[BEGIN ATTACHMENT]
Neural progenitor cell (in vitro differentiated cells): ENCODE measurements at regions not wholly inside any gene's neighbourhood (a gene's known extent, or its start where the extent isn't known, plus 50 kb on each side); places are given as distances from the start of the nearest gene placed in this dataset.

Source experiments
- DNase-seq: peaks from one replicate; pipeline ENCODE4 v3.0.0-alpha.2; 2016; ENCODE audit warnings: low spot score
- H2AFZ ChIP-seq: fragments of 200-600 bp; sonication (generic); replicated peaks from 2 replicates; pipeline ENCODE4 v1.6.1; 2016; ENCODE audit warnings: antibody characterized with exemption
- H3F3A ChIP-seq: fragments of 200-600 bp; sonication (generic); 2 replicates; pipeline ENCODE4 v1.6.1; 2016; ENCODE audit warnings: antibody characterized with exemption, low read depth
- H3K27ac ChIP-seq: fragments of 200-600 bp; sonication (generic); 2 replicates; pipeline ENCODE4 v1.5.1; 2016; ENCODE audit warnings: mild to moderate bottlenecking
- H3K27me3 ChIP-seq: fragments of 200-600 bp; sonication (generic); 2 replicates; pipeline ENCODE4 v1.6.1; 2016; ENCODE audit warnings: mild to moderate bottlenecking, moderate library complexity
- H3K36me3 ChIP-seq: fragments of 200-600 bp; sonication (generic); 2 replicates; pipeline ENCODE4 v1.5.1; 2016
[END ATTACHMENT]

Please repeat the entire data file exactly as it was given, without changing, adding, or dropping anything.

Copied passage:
Neural progenitor cell (in vitro differentiated cells): ENCODE measurements at regions not wholly inside any gene's neighbourhood (a gene's known extent, or its start where the extent isn't known, plus 50 kb on each side); places are given as distances from the start of the nearest gene placed in this dataset.

Source experiments
- DNase-seq: peaks from one replicate; pipeline ENCODE4 v3.0.0-alpha.2; 2016; ENCODE audit warnings: low spot score
- H2AFZ ChIP-seq: fragments of 200-600 bp; sonication (generic); replicated peaks from 2 replicates; pipeline ENCODE4 v1.6.1; 2016; ENCODE audit warnings: antibody characterized with exemption
- H3F3A ChIP-seq: fragments of 200-600 bp; sonication (generic); 2 replicates; pipeline ENCODE4 v1.6.1; 2016; ENCODE audit warnings: antibody characterized with exemption, low read depth
- H3K27ac ChIP-seq: fragments of 200-600 bp; sonication (generic); 2 replicates; pipeline ENCODE4 v1.5.1; 2016; ENCODE audit warnings: mild to moderate bottlenecking
- H3K27me3 ChIP-seq: fragments of 200-600 bp; sonication (generic); 2 replicates; pipeline ENCODE4 v1.6.1; 2016; ENCODE audit warnings: mild to moderate bottlenecking, moderate library complexity
- H3K36me3 ChIP-seq: fragments of 200-600 bp; sonication (generic); 2 replicates; pipeline ENCODE4 v1.5.1; 2016